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TagDust2: a generic method to extract reads from sequencing data.

Lassmann T - BMC Bioinformatics (2015)

Bottom Line: TagDust2 extracts more reads of higher quality compared to other approaches.Taken together TagDust2 is a feature rich, flexible and adaptive solution to go from raw to mappable NGS reads in a single step.The ability to recognize and record the contents of raw reads will help to automate and demystify the initial, and often poorly documented, steps in NGS data analysis pipelines.

View Article: PubMed Central - PubMed

Affiliation: RIKEN Center for Life Science Technologies (CLST), RIKEN Yokohama Institute, 1-7-22 Suehiro-cho, Tsurumi-ku, Yokohama, 230-0045, Kanagawa, Japan. timolassmann@gmail.com.

ABSTRACT

Background: Arguably the most basic step in the analysis of next generation sequencing data (NGS) involves the extraction of mappable reads from the raw reads produced by sequencing instruments. The presence of barcodes, adaptors and artifacts subject to sequencing errors makes this step non-trivial.

Results: Here I present TagDust2, a generic approach utilizing a library of hidden Markov models (HMM) to accurately extract reads from a wide array of possible read architectures. TagDust2 extracts more reads of higher quality compared to other approaches. Processing of multiplexed single, paired end and libraries containing unique molecular identifiers is fully supported. Two additional post processing steps are included to exclude known contaminants and filter out low complexity sequences. Finally, TagDust2 can automatically detect the library type of sequenced data from a predefined selection.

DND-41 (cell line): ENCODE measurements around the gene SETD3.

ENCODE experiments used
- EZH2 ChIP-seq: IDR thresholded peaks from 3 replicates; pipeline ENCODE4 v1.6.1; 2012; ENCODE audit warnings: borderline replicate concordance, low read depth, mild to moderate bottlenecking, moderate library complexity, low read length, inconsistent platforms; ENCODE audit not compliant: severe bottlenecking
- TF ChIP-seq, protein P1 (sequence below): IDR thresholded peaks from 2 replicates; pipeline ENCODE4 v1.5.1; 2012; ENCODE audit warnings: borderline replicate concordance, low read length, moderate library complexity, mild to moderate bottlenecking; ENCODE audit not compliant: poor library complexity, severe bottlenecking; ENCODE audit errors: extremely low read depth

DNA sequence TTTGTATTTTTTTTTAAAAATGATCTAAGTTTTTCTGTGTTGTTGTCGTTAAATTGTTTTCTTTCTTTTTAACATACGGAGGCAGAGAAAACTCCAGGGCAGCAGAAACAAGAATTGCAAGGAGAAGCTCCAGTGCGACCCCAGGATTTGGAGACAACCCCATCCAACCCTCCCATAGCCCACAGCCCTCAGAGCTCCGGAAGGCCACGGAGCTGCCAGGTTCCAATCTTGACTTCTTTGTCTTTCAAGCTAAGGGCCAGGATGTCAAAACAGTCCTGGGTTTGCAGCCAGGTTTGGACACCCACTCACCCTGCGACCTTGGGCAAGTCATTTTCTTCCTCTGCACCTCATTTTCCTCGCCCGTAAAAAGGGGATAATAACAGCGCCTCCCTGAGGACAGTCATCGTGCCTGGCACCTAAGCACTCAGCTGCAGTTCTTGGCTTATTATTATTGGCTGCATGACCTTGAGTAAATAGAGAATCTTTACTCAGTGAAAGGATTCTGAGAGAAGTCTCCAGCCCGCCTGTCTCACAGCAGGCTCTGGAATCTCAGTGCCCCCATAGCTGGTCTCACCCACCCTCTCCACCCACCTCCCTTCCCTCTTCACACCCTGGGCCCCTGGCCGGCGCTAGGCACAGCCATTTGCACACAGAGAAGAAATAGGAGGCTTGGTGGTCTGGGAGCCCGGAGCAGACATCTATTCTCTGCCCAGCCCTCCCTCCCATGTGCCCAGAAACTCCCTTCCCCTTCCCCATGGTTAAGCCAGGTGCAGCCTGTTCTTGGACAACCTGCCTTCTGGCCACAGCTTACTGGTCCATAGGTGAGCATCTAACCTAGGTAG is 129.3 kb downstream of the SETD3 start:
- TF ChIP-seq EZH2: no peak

Conclusion: Taken together TagDust2 is a feature rich, flexible and adaptive solution to go from raw to mappable NGS reads in a single step. The ability to recognize and record the contents of raw reads will help to automate and demystify the initial, and often poorly documented, steps in NGS data analysis pipelines. TagDust2 is freely available at: http://tagdust.sourceforge.net .

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Sample to sample correlation can be improved by using unique molecular identifiers. The right panel shows correlation between samples using 15 and 25 PCR cycles without using the UMI sequences. The left panel shows the same data after collapsing all reads mapping to the location and containing the same UMI. TagDust correctly identified PCR artifacts based on their UMI sequences.
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Fig6: Sample to sample correlation can be improved by using unique molecular identifiers. The right panel shows correlation between samples using 15 and 25 PCR cycles without using the UMI sequences. The left panel shows the same data after collapsing all reads mapping to the location and containing the same UMI. TagDust correctly identified PCR artifacts based on their UMI sequences.

Mentions: In the second case each read contains a random 10 nucleotide unique molecular identifier (UMI). Finding the same UMI associated with reads mapping to same location is a good indicator that these reads are PCR duplicates. TagDust2 automatically recognizes UMI sequences and converts them into a unique number. To understand whether the UMIs actually help in reducing technical noise caused by PCR amplification I compared libraries amplified using either 15 or 25 PCR cycles. After collapsing reads mapping to the same region with the same UMI the sample to sample correlation could be improved (Figure 6). More importantly, TagDust2 was able to extract the reads using the short command line:Figure 6